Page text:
In 2001, Jim O'Neill, then chair of Goldman Sachs Assets Management, wrote an article for their subscribers entitled "The World Needs Better Economic BRICs." O'Neill invented the acronym to describe the so-called emerging economies of Brazil, Russia, India, and China, and to recommend them to investors as the economic "future" of the world-economy.
The term caught on, and the BRICs became an actual group that met together regularly and later added South Africa to membership, changing the small "s" to a capital "S." Since 2001, the BRICS have flourished economically, at least relative to other states in the world-system. They have also become a very controversial subject. There are those who think of the BRICS as the avant-garde of anti-imperialist struggle. There are those who, quite to the contrary, think of the BRICS as subimperialist agents of the true North (North America, western Europe, and Japan). And there are those who argue that they are both.
In the wake of the post-hegemonic decline of U.S. power, prestige, and authority, the world seems to have settled into a multipolar geopolitical structure. In this current situation of some 8-10-12 loci of significant geopolitical power, the BRICS are definitely part of the new picture. By their efforts to forge new structures on the world scene, such as the interbank structure they are seeking to create, to sit alongside and substitute for the International Monetary Fund (IMF), they are certainly weakening still further the power of the United States and other segments of the old North in favor of the South, or at least of the BRICS themselves. If one's definition of anti-imperialism is reducing the power of the United States, then the BRICS certainly represent an anti-imperialist force.
However, geopolitics is not the only thing that matters. We will also want to know something about the internal class struggles within BRICS countries, the relations of BRICS countries to each other, and the relation of BRICS countries to the non-BRICS countries in the South. On all three issues, the record of the BRICS is murky, to say the least.
How can we assess the internal class struggles within the BRICS countries? One standard way is to look at the degree of polarization, as indicated by GINI measures of inequality. Another way is to see how much state money is being utilized to reduce the degree of poverty among the poorest strata. Of the five BRICS countries, only Brazil has significantly improved its scores on such measures. In some cases, despite an increase in the GDP, the measures are worse than say twenty years ago.
If we look at the economic relations of the BRICS countries to each other, China outshines the others in rise in GDP and in accumulated assets. India and Russia seem to feel the need to protect themselves against Chinese strength. Brazil and South Africa seem to be suffering from present and potential Chinese investing in key arenas.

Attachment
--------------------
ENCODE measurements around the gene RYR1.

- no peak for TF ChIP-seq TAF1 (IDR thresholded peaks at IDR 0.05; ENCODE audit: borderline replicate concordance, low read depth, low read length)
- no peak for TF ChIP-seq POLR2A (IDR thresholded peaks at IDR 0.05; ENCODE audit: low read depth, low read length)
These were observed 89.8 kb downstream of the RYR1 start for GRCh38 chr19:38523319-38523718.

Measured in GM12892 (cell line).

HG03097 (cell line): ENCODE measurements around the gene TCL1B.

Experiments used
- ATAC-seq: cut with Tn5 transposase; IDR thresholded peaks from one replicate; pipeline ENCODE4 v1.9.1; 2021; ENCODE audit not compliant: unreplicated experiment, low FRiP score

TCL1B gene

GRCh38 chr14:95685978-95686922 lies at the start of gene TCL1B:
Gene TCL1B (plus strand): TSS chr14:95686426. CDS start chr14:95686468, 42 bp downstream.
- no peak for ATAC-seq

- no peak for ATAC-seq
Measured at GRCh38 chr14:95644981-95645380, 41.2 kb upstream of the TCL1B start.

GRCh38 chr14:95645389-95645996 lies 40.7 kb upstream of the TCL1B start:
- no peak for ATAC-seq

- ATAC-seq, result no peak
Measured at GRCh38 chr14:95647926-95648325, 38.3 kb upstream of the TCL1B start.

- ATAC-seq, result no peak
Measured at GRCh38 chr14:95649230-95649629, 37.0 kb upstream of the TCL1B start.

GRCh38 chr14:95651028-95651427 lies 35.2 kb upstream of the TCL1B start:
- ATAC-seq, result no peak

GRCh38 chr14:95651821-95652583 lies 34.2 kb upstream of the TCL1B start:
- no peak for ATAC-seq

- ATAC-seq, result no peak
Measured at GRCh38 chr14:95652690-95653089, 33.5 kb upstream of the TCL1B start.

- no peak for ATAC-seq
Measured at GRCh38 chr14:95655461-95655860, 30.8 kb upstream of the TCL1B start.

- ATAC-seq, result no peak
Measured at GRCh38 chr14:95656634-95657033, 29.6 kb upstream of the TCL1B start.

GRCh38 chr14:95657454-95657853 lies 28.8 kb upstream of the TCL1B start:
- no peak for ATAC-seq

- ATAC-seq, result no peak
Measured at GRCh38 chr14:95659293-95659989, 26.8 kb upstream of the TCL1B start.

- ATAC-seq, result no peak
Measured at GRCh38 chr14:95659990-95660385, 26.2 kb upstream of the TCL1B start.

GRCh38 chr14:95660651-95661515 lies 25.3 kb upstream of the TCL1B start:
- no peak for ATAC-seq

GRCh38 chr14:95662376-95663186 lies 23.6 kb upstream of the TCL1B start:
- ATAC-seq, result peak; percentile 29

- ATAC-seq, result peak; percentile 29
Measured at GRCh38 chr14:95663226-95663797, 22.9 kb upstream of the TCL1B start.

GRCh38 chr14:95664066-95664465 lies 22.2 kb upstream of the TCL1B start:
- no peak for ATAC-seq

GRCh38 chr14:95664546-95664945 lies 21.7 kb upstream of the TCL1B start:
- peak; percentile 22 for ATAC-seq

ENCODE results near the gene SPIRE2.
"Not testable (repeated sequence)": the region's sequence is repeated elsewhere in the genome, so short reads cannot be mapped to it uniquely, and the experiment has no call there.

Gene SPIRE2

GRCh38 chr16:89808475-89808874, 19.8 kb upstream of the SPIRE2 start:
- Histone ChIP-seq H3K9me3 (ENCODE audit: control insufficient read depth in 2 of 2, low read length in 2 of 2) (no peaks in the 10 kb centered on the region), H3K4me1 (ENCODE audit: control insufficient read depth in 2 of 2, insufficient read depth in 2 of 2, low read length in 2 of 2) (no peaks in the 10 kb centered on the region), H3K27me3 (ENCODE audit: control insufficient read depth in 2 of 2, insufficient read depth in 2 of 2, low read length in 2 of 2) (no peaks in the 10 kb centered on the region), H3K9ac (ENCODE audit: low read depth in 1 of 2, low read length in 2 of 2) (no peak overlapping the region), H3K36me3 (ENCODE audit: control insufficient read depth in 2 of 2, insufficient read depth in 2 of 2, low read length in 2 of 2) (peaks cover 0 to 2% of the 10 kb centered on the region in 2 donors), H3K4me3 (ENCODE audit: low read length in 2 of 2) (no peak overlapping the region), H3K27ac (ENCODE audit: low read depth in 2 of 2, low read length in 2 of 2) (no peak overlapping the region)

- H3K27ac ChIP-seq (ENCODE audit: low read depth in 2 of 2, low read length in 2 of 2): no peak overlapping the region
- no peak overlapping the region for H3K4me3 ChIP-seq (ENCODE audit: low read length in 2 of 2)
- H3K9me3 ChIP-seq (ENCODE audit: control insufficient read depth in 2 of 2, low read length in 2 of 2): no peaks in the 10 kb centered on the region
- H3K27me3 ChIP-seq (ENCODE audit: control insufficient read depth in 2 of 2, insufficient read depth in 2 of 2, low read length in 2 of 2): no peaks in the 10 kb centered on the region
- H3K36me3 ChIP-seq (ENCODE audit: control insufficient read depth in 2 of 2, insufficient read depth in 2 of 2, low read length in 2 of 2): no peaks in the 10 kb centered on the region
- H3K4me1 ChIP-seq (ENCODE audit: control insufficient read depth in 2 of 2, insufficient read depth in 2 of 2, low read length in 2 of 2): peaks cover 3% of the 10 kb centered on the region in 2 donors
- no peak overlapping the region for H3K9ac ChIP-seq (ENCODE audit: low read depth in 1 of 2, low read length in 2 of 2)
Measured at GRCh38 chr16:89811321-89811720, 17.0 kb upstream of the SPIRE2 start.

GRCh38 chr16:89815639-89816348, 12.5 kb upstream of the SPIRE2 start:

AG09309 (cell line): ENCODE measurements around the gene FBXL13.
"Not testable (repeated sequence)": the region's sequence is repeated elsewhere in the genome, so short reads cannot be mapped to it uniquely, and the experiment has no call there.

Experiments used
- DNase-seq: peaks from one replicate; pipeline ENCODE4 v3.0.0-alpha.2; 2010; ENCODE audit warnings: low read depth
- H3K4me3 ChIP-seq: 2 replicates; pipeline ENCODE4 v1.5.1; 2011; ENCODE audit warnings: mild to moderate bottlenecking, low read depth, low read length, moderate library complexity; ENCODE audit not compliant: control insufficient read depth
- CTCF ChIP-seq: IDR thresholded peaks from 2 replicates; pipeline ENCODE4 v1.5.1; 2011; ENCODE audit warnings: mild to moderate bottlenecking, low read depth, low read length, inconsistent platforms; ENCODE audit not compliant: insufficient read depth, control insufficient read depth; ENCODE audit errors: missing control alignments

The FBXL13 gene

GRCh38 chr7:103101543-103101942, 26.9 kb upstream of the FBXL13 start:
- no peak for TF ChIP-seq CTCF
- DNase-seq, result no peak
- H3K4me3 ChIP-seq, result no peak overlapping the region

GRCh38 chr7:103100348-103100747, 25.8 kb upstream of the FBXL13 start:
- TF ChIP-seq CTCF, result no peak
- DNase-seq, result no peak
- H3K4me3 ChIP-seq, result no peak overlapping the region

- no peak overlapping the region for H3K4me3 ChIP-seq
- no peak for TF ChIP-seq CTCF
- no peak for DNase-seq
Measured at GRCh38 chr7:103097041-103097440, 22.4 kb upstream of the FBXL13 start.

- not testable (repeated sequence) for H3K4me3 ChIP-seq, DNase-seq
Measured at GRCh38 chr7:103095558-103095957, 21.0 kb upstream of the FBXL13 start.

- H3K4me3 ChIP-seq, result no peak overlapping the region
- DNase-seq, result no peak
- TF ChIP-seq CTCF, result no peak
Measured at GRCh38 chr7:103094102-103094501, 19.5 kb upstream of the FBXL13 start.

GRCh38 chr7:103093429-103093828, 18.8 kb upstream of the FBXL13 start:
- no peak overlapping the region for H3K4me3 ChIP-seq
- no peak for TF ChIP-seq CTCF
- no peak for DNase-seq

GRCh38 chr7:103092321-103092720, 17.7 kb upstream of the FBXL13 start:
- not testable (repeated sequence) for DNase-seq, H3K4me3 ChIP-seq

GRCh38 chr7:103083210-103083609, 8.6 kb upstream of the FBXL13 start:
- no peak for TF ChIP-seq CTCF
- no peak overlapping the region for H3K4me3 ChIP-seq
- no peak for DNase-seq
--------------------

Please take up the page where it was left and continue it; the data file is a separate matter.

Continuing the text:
If we look at the relations of BRICS countries to other countries in the South, we hear increasing complaints that the way each of these countries relates to its immediate (and not so immediate) neighbors resembles too much the ways in which the United States and the old North related to them. They are sometimes accused of not being "subimperial" but of being simply "imperial."
What makes the BRICS seem so important today has been their high rates of growth since say 2000, rates of growth that have been significantly higher than those of the old North. But will this continue? Their rates of growth have already begun to slip. Some other countries in the South -- Mexico, Indonesia, (south) Korea, Turkey -- seem to be matching them.
However, given the world depression in which we continue to exist, and the low likelihood of significant recovery in the next decade or so, the possibility that, in a decade, a future Goldman Sachs analyst will continue to project the BRICS as the (economic) future is rather dubious. Indeed, the likelihood that the BRICS will continue to be a regularly meeting group with presumably common policies seems remote.
The world-system's structural crisis is moving too fast, and in too many uncertain ways, to assume sufficient relative stability to allow the BRICS as such to continue to play a special role, either geopolitically or economically. Like globalization itself as a concept, the BRICS may turn out to be a passing phenomenon.
Immanuel Wallerstein, Senior Research Scholar at Yale University, is the author of The Decline of American Power: The U.S. in a Chaotic World (New Press).
Copyright ©2013 Immanuel Wallerstein - distributed by Agence Global